Systems management vendor BMC Software Inc has signaled its intention to develop an open source software strategy through the appointment of William Hurley as the chief architect of its open source strategy.
Hurley is an Apple and IBM veteran but was most recently chief technology officer at Qlusters Inc, one of a number of open source systems management vendors that have entered the market in recent years. He is also the founder of the openSIM security management project and the Open Management Consortium, which came together in May last year to promote open source systems management.
On a webcast to announce his new position at Houston, Texas-based BMC, Hurley said his new role would be to architect an open source strategy that makes both BMC and the open source community at large successful; really forge the collaboration between the company and the community.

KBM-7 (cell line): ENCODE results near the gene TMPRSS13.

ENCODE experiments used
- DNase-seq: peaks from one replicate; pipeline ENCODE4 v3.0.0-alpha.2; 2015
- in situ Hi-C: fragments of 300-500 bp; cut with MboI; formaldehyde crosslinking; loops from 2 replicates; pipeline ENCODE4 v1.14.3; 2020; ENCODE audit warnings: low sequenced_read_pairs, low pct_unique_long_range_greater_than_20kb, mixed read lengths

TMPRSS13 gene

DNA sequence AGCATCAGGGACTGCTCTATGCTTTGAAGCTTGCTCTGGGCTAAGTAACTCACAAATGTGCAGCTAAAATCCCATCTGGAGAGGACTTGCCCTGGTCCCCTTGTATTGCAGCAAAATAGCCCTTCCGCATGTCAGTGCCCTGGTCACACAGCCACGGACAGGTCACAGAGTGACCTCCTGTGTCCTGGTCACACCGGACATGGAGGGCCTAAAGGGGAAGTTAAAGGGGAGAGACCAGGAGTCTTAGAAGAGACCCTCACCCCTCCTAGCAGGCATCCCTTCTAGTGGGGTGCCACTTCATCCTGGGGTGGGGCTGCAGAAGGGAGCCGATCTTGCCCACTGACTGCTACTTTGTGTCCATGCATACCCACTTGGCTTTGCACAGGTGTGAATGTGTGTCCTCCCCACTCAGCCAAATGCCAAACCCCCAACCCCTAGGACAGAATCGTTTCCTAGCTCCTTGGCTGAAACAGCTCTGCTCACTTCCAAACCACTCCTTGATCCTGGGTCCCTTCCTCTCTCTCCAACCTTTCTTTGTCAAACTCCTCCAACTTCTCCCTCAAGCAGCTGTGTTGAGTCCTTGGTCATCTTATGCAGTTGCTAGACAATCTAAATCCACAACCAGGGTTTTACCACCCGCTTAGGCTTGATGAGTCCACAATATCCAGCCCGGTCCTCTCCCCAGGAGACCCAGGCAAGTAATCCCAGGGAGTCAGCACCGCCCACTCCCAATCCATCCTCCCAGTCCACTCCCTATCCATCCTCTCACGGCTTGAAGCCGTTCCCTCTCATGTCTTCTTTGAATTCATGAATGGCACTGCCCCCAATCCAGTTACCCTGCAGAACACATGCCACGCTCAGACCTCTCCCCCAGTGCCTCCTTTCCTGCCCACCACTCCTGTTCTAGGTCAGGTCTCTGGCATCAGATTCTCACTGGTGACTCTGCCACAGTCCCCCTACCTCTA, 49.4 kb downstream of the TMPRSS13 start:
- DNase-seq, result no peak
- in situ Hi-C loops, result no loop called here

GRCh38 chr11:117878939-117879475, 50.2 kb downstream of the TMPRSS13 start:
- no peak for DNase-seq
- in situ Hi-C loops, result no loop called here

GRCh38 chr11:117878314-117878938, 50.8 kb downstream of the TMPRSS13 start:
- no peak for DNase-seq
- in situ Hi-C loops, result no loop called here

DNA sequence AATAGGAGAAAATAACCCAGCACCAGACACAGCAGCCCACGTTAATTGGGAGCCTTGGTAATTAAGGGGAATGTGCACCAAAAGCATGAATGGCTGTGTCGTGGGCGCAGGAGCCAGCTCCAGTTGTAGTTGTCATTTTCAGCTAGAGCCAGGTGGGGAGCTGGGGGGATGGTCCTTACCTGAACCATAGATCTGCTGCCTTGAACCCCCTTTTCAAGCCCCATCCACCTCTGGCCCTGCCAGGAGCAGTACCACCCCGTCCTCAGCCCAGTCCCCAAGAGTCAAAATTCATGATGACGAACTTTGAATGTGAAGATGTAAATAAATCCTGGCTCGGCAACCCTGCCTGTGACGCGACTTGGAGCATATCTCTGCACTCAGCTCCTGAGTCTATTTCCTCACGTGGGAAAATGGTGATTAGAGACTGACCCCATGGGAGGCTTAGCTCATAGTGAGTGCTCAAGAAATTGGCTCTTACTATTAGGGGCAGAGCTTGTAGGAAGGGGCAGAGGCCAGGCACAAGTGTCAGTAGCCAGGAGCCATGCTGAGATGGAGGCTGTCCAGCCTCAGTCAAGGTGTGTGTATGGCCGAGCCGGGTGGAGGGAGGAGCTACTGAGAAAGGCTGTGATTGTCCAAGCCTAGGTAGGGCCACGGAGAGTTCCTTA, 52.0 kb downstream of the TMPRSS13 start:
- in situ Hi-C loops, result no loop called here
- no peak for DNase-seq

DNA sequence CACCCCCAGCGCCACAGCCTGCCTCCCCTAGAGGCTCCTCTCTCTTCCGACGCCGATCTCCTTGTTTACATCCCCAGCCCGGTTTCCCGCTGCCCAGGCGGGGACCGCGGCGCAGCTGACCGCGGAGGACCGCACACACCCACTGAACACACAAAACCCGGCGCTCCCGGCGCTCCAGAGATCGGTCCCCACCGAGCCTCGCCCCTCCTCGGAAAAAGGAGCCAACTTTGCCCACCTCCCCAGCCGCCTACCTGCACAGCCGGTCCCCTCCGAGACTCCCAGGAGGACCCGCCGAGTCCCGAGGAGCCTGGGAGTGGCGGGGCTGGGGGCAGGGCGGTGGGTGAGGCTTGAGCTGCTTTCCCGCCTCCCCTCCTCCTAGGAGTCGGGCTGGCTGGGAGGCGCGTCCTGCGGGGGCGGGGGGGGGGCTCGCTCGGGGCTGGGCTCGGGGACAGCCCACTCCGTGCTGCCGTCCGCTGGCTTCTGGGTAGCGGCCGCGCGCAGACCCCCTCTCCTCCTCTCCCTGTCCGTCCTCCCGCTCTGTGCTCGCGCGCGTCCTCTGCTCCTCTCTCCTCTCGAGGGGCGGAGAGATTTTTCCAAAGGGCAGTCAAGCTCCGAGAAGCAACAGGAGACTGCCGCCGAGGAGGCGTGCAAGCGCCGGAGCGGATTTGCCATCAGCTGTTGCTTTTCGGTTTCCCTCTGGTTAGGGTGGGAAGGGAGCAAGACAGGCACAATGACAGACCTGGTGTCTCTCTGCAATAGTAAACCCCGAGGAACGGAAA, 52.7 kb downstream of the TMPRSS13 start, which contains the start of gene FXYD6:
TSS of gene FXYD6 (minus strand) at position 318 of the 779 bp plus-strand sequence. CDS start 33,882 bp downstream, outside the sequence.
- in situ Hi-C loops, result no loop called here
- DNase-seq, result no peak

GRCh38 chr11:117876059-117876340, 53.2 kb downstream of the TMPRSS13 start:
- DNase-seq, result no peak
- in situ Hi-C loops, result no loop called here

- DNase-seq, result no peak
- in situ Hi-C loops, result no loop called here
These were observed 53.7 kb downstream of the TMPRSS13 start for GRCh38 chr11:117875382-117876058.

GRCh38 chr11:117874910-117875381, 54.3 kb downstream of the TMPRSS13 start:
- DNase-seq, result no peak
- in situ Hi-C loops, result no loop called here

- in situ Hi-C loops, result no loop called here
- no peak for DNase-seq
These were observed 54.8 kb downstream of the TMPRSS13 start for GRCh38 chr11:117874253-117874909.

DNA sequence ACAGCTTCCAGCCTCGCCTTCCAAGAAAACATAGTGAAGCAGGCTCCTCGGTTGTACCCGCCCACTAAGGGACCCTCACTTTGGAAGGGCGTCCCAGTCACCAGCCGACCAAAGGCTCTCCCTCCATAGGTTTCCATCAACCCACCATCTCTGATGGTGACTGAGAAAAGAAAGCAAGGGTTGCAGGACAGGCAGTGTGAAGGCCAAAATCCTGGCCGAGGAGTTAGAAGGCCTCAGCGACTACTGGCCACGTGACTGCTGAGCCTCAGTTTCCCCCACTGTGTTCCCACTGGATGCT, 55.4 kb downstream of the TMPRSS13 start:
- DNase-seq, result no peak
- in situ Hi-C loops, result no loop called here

My job is simply about balance, he added. A few companies have done little more than use open source as a marketing ploy or an exit strategy for under-performing product lines, and BMC wants to do open source right, and that’s the main reason I am in this position.
While he said he was not in a position to discuss the company’s open source strategy at this stage, Hurley stated that his role would be to come up with a strategy that enabled the company to engage with its customers in such a way that both it and th community at large would benefit.
There’s a lot of people out there who are doing a fantastic job of balancing the needs of their community with their company’s needs, he said. I Just don’t think it’s happened with a company the size of BMC yet.
BMC is the first of the systems management big four to respond to the growing number of open source systems management providers that have been largely targeting the lower end of the market with management and monitoring tools and enjoying the benefits of the community developing extensions to rapidly advance their capabilities.
As well as Qlusters, the emerging vendors include its OMC partners Hyperic, Emu Software, Zenoss, Symbiot, the Webmin project, and Ayamon, as well as GroundWork.